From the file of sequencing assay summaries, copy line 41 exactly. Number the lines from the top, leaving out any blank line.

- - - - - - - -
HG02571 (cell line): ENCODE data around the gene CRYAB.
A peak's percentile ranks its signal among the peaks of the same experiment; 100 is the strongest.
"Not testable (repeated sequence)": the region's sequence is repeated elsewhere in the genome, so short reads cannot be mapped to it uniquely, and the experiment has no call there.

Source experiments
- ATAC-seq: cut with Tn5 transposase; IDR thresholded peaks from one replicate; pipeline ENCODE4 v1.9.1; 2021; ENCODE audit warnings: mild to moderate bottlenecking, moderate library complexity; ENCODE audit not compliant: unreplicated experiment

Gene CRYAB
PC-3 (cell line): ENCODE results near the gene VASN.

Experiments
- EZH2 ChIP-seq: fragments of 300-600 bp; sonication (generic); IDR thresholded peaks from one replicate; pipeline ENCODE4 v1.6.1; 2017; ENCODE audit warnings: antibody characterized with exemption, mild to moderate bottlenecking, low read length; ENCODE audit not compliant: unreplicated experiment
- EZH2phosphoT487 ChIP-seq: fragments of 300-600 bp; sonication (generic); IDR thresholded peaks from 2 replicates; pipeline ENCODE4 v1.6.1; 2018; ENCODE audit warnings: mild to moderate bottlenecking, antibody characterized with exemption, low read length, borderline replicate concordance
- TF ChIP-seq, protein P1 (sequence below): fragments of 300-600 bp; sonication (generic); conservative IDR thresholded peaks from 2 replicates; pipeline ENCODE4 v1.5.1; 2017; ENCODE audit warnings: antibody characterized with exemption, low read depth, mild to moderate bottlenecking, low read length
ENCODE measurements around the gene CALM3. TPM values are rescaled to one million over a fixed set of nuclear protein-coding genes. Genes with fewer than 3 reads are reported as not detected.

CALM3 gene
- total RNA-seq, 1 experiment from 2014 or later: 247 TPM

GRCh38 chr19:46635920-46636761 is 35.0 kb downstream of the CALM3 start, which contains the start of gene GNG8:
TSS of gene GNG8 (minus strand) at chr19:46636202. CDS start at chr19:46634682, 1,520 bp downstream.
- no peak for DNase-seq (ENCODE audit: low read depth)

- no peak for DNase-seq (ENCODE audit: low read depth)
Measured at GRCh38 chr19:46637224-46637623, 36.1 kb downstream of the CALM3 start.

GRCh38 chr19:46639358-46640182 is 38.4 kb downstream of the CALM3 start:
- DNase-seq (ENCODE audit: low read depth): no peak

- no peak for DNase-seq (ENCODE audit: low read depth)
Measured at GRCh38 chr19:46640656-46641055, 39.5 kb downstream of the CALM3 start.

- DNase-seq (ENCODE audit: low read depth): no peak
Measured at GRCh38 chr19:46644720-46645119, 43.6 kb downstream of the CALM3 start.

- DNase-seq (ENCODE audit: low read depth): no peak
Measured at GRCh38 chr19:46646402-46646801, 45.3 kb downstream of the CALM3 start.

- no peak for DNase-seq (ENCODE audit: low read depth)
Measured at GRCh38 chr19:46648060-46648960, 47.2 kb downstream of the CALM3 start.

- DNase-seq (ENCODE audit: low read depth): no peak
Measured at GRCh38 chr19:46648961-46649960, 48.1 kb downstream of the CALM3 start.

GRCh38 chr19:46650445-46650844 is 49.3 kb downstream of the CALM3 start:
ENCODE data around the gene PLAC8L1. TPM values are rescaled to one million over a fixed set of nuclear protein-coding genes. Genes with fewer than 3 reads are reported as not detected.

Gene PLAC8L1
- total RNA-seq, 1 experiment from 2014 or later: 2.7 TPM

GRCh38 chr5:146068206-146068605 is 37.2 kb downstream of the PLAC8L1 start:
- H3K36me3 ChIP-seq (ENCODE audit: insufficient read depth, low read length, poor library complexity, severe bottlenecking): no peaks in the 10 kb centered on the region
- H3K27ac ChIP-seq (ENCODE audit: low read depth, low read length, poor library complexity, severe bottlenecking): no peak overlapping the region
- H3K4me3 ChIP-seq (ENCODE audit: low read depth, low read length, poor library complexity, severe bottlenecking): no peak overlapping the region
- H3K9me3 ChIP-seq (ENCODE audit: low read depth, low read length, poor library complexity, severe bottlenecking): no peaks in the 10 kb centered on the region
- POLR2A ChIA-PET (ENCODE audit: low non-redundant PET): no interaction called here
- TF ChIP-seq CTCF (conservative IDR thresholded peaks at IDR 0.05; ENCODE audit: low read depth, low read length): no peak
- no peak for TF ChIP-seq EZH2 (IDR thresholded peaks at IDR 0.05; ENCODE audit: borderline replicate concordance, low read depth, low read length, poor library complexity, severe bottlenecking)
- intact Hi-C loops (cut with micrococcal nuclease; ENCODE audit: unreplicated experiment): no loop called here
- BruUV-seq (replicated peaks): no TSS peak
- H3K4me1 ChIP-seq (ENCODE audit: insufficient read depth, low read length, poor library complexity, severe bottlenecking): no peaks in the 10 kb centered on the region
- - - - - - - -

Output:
- POLR2A ChIA-PET (ENCODE audit: low non-redundant PET): no interaction called here